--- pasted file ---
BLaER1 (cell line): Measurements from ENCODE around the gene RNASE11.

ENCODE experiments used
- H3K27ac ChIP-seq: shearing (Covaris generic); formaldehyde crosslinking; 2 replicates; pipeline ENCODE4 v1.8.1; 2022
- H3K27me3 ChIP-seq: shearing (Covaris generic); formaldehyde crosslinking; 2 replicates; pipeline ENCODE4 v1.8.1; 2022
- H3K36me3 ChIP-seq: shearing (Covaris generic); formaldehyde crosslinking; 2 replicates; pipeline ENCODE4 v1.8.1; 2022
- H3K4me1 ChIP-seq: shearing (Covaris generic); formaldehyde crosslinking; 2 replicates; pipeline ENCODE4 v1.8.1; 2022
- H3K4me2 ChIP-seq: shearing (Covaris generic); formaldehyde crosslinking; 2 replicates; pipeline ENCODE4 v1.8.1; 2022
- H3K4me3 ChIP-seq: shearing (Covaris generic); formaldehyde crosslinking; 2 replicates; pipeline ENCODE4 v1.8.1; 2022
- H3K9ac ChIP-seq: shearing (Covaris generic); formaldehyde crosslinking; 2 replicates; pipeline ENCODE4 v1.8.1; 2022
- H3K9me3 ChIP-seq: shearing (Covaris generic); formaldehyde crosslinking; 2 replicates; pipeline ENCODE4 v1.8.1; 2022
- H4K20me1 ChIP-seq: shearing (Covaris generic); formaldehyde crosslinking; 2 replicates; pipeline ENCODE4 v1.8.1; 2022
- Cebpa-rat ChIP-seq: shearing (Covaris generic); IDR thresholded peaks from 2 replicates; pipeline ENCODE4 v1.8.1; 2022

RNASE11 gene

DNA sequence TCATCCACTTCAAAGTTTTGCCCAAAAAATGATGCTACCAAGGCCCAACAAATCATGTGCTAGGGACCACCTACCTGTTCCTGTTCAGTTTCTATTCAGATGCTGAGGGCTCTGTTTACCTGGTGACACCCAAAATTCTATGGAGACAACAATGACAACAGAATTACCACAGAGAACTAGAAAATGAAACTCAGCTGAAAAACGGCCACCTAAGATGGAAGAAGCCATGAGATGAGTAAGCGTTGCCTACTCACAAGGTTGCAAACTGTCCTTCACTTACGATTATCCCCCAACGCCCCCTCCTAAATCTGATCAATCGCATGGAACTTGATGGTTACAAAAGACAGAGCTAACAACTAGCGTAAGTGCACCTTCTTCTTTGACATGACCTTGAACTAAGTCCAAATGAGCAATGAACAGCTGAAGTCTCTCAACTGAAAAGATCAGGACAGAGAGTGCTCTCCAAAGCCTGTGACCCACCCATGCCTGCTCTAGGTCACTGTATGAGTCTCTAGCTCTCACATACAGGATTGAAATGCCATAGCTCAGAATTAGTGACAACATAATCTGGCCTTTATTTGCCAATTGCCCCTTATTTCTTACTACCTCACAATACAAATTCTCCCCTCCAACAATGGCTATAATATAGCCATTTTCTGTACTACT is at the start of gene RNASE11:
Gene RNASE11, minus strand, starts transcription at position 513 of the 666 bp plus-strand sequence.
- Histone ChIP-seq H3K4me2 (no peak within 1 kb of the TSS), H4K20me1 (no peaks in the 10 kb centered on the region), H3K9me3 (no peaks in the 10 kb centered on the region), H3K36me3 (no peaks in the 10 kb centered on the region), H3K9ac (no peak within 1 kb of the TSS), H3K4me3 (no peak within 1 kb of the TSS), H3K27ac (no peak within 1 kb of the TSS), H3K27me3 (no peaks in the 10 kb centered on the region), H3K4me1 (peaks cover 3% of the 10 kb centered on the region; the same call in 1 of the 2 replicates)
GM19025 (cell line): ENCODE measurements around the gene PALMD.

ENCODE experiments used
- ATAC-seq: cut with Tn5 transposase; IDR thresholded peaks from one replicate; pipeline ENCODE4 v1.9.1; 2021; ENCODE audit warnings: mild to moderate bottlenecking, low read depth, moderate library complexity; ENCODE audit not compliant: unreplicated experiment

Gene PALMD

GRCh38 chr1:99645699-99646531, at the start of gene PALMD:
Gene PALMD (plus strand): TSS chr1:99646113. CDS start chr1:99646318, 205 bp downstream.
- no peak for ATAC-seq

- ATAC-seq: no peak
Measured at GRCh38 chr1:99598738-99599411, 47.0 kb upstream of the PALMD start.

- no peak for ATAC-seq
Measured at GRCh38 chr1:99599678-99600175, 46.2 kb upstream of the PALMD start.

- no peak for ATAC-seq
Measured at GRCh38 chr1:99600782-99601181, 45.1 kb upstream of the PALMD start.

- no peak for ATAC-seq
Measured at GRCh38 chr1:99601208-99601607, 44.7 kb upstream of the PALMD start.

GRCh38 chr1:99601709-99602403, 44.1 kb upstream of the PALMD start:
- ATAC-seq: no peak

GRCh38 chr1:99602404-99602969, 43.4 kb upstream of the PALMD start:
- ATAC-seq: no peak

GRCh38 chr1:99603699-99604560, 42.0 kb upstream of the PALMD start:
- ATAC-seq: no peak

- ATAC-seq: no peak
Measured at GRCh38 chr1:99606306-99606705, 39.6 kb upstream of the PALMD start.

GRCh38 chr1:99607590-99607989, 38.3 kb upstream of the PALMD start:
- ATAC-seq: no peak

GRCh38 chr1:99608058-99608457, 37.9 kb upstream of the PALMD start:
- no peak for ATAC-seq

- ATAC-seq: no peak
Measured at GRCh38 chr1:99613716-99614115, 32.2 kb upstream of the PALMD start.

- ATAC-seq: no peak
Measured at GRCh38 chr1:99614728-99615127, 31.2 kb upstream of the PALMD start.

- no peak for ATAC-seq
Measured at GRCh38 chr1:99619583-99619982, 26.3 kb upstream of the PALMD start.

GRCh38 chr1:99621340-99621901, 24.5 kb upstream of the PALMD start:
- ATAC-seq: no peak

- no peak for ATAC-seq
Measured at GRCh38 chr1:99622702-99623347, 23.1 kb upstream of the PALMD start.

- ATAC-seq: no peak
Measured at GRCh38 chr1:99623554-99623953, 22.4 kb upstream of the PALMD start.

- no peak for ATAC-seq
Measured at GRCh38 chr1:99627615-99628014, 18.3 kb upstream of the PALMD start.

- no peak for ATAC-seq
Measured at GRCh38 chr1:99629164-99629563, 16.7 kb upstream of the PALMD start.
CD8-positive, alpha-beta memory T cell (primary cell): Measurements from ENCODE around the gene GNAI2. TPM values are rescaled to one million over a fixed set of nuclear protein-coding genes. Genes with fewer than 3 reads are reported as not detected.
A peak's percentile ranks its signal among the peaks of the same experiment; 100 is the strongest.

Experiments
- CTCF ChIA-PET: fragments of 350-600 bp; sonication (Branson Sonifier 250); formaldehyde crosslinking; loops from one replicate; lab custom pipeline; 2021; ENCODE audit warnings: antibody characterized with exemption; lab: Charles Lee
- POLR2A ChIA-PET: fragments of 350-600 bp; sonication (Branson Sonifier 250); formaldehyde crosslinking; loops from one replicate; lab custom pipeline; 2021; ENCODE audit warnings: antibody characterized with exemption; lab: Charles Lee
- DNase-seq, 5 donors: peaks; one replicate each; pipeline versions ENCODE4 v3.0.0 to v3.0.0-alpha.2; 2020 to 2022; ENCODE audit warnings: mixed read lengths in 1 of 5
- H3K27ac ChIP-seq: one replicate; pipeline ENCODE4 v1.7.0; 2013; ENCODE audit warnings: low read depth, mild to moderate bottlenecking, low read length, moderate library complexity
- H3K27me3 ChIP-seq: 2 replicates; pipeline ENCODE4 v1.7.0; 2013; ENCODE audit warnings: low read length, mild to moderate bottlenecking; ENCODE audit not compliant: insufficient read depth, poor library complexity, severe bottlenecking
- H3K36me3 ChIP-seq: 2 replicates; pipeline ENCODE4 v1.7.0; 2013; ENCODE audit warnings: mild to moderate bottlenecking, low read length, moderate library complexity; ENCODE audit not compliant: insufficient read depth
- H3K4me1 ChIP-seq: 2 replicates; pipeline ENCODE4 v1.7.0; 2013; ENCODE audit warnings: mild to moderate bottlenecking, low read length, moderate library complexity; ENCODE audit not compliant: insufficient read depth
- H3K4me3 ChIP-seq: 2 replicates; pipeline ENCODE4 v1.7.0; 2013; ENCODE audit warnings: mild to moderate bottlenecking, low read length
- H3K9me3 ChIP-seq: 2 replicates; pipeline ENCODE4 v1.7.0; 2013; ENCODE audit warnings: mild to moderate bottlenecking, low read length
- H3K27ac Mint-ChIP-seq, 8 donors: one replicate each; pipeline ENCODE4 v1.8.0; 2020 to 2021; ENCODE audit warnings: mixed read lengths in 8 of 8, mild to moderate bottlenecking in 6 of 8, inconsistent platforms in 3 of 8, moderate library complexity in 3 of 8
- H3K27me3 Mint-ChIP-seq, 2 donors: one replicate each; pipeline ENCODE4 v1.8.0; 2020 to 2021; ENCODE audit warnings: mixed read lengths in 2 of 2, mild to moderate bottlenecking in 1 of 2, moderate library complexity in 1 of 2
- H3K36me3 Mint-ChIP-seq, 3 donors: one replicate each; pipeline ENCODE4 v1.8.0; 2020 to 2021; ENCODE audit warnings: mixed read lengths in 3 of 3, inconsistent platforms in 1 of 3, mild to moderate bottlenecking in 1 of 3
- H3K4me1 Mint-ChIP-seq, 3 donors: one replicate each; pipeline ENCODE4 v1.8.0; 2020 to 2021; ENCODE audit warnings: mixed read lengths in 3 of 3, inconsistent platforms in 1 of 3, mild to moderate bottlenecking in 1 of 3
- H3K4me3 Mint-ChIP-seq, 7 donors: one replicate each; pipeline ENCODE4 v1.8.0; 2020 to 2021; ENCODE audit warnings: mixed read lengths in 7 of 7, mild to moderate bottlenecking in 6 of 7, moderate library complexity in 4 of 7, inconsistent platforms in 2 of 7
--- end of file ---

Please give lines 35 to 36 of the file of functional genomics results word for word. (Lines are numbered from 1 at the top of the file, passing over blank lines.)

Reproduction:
- ATAC-seq: no peak

GRCh38 chr1:99603699-99604560, 42.0 kb upstream of the PALMD start: